The programmes will sit in BBC iPlayer’s From the Archive section. Launched last September, the section hosts over 400 programmes from the BBC’s vaults, from 1946 to the present day, including BBC documentary series Horizon, Storyville and Imagine, alongside popular classics and programmes from legendary BBC stars like David Attenborough, Dawn French and Barbara Windsor. Just last week, filmmaker Louis Theroux curated a selection of documentaries that have moved, inspired and influenced him for BBC iPlayer’s From the Archive section.
Piers Wenger, controller of drama commissioning for the BBC, said: “What a wonderful treat for us to able bring all these programmes back to BBC iPlayer. As well as reliving iconic moments like Mr Darcy’s lake scene and Francis Urquhart’s political scheming and manipulations, we’ve also reached deep into the BBC’s archive to bring audiences treasures like the brilliant sci-fi classic Quatermass and the Pit and an early breakout performance from Judi Dench in Talking to a Stranger.”
Quatermass and the Pit (1958)
Sci-fi thriller. A team of scientists find a mysterious capsule and have no idea of its origin or purpose. Professor Quatermass is resisting the planners of a rocket project known as the Dead Man’s Deterrent. Meanwhile excavation is going on at Hobbs Lane, long the site of reported imps and devils.
Pride and Prejudice (1995)
Jane Austen’s classic story of social mores is brought to life by an all-star cast in this 1995 adaptation by writer Andrew Davies. The arrival of the wealthy Mr Darcy causes great excitement within the Bennet family. One of her five daughters, Mrs Bennet feels, is sure to capture the heart of the wealthy young aristocrat, a fate that befalls the spirited Elizabeth.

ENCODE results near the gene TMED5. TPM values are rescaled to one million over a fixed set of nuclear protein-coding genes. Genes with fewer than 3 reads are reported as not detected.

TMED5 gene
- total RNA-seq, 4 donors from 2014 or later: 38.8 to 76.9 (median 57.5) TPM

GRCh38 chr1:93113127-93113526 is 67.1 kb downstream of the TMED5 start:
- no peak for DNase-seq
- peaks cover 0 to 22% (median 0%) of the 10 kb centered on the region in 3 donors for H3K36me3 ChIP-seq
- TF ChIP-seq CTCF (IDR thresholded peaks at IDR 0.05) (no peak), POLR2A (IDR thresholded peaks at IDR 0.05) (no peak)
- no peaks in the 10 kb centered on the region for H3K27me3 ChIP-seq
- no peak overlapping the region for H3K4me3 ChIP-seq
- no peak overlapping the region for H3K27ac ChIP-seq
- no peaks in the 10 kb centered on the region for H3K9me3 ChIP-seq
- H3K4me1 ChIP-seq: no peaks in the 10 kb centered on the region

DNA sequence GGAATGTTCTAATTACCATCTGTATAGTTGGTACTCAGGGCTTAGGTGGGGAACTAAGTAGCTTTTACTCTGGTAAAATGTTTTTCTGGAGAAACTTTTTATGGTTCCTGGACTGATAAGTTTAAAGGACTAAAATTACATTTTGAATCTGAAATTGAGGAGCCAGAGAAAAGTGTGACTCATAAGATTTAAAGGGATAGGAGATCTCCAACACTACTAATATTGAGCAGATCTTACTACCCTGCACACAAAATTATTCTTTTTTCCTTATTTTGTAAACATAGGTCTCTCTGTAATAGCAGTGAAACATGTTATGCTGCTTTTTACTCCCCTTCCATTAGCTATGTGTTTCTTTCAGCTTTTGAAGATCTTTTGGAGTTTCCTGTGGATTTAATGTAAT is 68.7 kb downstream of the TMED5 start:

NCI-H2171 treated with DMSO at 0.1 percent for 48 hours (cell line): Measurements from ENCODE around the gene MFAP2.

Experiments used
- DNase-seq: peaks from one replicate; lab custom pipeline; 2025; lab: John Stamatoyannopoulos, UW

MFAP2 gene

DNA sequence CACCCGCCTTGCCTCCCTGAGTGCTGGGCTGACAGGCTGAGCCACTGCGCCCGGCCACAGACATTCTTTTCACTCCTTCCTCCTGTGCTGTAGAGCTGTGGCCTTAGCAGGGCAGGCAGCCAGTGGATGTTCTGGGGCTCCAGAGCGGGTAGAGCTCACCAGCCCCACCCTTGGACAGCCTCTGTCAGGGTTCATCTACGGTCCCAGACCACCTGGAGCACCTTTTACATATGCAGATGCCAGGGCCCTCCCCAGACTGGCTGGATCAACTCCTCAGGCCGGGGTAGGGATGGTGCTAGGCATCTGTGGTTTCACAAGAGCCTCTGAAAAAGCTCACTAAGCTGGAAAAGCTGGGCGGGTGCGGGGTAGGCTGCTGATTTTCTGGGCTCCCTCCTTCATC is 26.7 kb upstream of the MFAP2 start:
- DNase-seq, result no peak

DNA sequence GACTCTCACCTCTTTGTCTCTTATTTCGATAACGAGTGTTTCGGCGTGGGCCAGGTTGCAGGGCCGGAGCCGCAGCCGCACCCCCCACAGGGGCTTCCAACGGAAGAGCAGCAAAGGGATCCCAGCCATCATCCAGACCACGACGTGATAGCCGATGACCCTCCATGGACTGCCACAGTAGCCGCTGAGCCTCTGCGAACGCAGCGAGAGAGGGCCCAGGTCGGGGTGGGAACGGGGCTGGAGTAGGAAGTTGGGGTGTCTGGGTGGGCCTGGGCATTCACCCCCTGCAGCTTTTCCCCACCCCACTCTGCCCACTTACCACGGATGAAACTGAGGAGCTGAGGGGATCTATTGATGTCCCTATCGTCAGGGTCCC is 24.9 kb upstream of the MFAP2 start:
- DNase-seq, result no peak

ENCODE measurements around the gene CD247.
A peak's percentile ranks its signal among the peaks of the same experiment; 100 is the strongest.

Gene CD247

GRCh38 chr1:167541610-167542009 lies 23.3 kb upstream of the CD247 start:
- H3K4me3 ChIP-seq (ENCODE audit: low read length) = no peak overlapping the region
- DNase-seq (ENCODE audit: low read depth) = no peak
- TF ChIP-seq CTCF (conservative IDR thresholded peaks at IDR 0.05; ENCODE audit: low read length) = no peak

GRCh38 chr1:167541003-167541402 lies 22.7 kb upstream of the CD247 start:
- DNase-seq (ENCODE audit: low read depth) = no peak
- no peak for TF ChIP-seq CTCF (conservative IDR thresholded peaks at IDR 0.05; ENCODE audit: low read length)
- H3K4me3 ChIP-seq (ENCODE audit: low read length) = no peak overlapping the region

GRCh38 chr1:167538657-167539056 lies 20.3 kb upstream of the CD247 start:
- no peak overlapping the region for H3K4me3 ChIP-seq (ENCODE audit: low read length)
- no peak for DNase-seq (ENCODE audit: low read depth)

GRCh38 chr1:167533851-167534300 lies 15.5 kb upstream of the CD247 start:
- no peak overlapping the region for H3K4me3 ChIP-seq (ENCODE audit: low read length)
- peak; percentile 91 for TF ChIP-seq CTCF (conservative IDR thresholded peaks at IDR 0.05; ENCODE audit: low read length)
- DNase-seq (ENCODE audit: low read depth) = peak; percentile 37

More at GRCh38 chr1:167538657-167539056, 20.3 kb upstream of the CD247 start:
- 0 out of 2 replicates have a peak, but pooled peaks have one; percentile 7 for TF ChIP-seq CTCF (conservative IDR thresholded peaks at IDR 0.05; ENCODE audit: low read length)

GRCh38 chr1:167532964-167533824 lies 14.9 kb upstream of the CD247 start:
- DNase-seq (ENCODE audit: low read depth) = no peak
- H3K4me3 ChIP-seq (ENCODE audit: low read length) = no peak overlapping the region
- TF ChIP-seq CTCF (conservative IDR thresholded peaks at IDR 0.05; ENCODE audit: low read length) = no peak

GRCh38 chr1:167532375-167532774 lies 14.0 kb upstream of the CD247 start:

House of Cards (1990)
Andrew Davies’ adaptation of Michael Dobbs’ best-selling satirical novel about the corrupt and cynical world of British party politics. When charming Chief Whip Francis Urquhart is passed over for promotion by a new party leader, he hatches a dastardly plot to wreak revenge on each and every one of his colleagues.
North and South (2004)
Four-part adaptation of Elizabeth Gaskell’s feisty and passionate story, set across the social divide in the changing world of Victorian industrial society. 19-year-old Margaret Hale and her parents are forced to leave their idyllic life in the south when Mr Hale resigns from the clergy and the family move to the northern town of Milton. Mr Hale takes work as a private tutor while Margaret and her mother struggle to adapt to their new lives in the north.